Fluccs
facebook.com/SaveOurSBS        twitter.com/SaveOurSBS

Securing Public Funding to Support SBS Independence

PDF ⧉⭧

TO the Department of Infrastructure, Transport, Regional Development, Communications and the Arts

 

Securing Public Funding to Support SBS Independence

a submission

by
Save Our SBS Inc

to the

REVIEW OF OPTIONS TO SUPPORT THE INDEPENDENCE OF THE NATIONAL BROADCASTERS[1]

 

31 August 2023

 

Table of Contents

Securing Public Funding to Support SBS Independence

REVIEW OBJECTIVES

Why Save Our SBS supports the Review Objectives

Serious risks are created by inaction

Risks created by funding uncertainty and political interference in SBS governance

What the Albanese Labor government has done to address these objectives

What overseas governments have done to address these objectives

PROVIDE GREATER CERTAINTY FOR ANNOUNCED FUNDING

Save Our SBS recommends the following reforms:

    1. Key reforms must be legislated
    2. Legislate 5-year funding terms
    3. Legislate for a neutral body to set funding amounts
    4. Legislate for a public review prior to the end of each 5-year funding period
    5. Legislate for a non-compulsory ‘emergency’ or ‘special’ funding review after three years

ENSURE THE INDEPENDENCE OF THE ABC AND SBS BOARDS

Save Our SBS recommends the following reforms

    1. Legislate to create separate nomination panels for the ABC and for SBS
    2. Legislate for an accountable and transparent process – including consulting with advocacy bodies such as Save Our SBS
    3. Legislate to prohibit over-riding recommendations or selections
    4. Candidates for board positions to be selected from a list compiled by a reputable and politically non-aligned independent recruitment agency
    5. The criteria used by such a recruitment agency for assessing, short-listing and selecting candidates must be published
    6. Candidates for SBS board appointments must demonstrate that they can bring skills, knowledge and experience in the field of multicultural media communications
    7. Candidates for appointments to the SBS board must be able to demonstrate their active commitment to the Nolan Principles
    8. Mandate at least one staff-elected appointment to the SBS Board
    9. Mandate that a minimum of 50% of SBS Board members and the proposed SBS Nominations Panel comprise people from a Non-English-Speaking Background (NESB) or Culturally And Linguistically Diverse (CALD) community

PUBLICATION

ENDNOTES

 

REVIEW OBJECTIVES

  1. To ensure that the ABC and SBS have Funding Security
  2. To ensure the independence of the ABC and SBS Boards

Reform of both funding and governance arrangements should aim to provide greater certainty that a potentially future hostile government cannot reduce promised funding to the ABC or SBS during a funding cycle.

The current ability of a government to interfere in the ABC and SBS board appointments and funding diminishes the capacity of those organisations to provide their mandated services, during a 5-year funding cycle.

 

Why Save Our SBS supports the Review Objectives

Serious risks are created by inaction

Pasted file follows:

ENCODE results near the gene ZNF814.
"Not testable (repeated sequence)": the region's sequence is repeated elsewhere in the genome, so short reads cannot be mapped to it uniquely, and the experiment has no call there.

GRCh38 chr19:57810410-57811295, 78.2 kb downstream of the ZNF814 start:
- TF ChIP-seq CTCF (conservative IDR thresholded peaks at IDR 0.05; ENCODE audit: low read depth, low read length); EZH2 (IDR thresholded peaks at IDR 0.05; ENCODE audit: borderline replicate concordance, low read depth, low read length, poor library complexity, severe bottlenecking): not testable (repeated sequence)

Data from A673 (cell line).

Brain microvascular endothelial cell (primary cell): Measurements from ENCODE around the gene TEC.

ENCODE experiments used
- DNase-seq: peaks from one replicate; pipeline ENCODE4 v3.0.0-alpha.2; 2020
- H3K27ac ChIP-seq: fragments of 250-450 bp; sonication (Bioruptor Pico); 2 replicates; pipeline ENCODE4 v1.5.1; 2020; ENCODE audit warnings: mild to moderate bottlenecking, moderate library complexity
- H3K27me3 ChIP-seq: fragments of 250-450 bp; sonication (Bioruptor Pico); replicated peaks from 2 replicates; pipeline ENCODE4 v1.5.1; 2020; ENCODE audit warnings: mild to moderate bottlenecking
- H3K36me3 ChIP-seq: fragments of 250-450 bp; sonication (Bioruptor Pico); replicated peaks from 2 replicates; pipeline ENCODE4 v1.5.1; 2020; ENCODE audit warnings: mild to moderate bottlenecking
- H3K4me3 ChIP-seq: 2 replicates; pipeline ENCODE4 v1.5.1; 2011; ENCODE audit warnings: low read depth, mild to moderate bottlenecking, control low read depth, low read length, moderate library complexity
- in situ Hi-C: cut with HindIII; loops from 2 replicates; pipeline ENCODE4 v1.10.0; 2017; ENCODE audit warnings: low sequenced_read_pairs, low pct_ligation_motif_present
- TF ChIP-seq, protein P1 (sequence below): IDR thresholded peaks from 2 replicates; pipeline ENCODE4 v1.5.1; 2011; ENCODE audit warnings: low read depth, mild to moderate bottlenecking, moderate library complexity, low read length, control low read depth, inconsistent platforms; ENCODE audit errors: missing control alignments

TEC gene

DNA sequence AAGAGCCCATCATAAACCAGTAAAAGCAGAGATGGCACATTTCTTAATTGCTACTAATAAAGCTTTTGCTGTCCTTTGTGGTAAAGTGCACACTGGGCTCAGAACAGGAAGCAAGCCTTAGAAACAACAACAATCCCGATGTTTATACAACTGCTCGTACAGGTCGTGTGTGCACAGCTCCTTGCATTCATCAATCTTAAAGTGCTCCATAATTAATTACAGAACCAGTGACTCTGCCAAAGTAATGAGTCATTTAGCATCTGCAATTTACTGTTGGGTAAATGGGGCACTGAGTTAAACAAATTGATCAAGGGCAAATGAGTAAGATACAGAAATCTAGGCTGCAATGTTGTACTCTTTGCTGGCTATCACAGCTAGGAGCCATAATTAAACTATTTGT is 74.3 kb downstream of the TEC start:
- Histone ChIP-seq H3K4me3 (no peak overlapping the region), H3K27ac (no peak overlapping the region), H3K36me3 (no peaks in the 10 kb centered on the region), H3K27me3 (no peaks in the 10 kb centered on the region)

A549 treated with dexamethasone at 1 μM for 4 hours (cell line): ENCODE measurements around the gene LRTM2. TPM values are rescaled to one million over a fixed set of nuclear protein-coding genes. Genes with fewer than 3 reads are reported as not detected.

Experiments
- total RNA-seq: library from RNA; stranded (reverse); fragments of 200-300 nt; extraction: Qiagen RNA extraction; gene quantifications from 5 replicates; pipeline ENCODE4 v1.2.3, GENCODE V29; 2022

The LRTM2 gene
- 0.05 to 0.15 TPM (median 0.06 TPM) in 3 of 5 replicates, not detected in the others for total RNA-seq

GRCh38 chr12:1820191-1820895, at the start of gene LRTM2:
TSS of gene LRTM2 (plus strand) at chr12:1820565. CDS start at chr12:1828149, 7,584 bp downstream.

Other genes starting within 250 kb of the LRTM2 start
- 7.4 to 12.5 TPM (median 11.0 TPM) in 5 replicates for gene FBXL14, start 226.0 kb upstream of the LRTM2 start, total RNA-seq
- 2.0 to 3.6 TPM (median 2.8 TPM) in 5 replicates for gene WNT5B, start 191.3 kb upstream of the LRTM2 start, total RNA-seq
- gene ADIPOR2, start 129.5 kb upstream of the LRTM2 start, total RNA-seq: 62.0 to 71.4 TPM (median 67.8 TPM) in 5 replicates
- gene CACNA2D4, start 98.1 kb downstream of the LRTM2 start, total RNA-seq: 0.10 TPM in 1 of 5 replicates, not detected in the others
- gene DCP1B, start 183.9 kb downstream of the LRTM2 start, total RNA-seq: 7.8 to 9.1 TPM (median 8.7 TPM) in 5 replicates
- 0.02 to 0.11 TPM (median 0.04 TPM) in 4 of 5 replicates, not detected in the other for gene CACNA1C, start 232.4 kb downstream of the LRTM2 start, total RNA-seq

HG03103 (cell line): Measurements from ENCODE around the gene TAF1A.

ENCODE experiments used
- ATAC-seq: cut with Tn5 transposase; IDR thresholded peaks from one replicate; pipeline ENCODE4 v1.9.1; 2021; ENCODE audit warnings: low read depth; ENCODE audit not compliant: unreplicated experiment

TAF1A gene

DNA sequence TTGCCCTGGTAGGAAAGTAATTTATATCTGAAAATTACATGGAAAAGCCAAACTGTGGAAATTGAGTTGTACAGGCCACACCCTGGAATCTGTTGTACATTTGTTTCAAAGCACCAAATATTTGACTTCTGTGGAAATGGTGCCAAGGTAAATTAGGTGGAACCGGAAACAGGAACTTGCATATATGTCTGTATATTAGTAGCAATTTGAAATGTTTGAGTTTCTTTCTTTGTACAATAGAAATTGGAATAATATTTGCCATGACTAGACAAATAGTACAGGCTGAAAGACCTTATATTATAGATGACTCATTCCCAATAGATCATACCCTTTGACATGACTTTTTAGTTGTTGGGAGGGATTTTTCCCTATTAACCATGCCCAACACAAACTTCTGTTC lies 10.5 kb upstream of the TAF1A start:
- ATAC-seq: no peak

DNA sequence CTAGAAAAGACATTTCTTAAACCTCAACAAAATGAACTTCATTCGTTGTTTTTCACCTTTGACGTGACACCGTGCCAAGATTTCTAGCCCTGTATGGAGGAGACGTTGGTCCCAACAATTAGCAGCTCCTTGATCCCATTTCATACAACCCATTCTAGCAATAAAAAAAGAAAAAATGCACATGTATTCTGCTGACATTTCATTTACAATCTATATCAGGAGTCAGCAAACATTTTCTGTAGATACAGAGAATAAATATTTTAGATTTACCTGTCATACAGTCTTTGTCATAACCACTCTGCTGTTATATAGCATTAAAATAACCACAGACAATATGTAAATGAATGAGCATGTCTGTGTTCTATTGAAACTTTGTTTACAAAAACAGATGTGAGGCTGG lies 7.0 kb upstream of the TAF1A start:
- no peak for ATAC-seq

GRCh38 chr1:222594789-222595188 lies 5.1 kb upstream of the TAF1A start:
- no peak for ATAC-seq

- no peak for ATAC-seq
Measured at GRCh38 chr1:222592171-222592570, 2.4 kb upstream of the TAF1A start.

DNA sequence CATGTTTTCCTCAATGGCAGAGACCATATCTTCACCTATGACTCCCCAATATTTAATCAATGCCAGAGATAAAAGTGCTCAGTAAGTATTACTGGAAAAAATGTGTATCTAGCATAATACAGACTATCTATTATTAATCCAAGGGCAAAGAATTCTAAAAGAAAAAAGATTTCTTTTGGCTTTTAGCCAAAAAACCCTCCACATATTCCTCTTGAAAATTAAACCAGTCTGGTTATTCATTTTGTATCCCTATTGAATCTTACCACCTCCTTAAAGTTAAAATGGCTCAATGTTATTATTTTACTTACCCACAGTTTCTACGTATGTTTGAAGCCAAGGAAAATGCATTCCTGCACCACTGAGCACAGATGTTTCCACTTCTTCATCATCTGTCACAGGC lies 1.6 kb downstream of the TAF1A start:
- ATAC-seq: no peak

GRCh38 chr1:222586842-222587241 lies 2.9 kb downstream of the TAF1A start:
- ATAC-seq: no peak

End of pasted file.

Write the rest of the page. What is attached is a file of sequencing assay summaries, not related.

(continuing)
• The serious negative consequences of government inaction regarding funding certainty and governance independence have been thoroughly researched and documented in Australia and in other countries.
  • Lack of funding security impacts directly the capacity of SBS to fulfil its legislated objectives.
  • Lack of independence from government interference in funding and governance has serious consequences for the institution itself and for Australia’s democracy generally.

Risks created by funding uncertainty and political interference in SBS governance

  • Politicisation of appointments can undermine the performance of important institutions; actual or perceived politicisation can compromise the independence of key institutions.
  • Political appointments can create a culture of patronage.
  • Ministerial discretion without transparency creates suspicion and distrust[2].

What the Albanese Labor government has done to address these objectives

  • Changed the funding model from a three year cycle to five years.
  • Returned annual inflation indexing.
  • Instigated this review into the ABC and SBS funding and independence via the Department.

What overseas governments have done to address these objectives

There should be no reason why the Australian Government cannot replicate the achievements of other countries. The governments of the UK, Canada and New Zealand have taken comprehensive and effective measures to address funding uncertainty and institutional independence. Among other things, they have:

  • Established a Governance Code that clearly sets out the recruitment process (UK)
  • The appointments system is overseen by an independent Public Appointments Commissioner (UK)
  • Senior public appointments are advertised, with selection criteria and the appointments process published (Canada)
  • Appointments are advertised and assessed by relevant department (NZ)
  • Departments seek applications from other agencies (NZ)

 

Review objective 1

PROVIDE GREATER CERTAINTY FOR ANNOUNCED FUNDING

Under the current funding arrangements for the ABC and SBS, announced funding is not protected by legislation or any other framework. Successive governments have relied on convention to maintain funding at the level announced over the course of the funding period, whether for 3-year terms or 5-year terms (‘Review of options to support the independence of the national broadcasters. Public consultation paper July 2023’).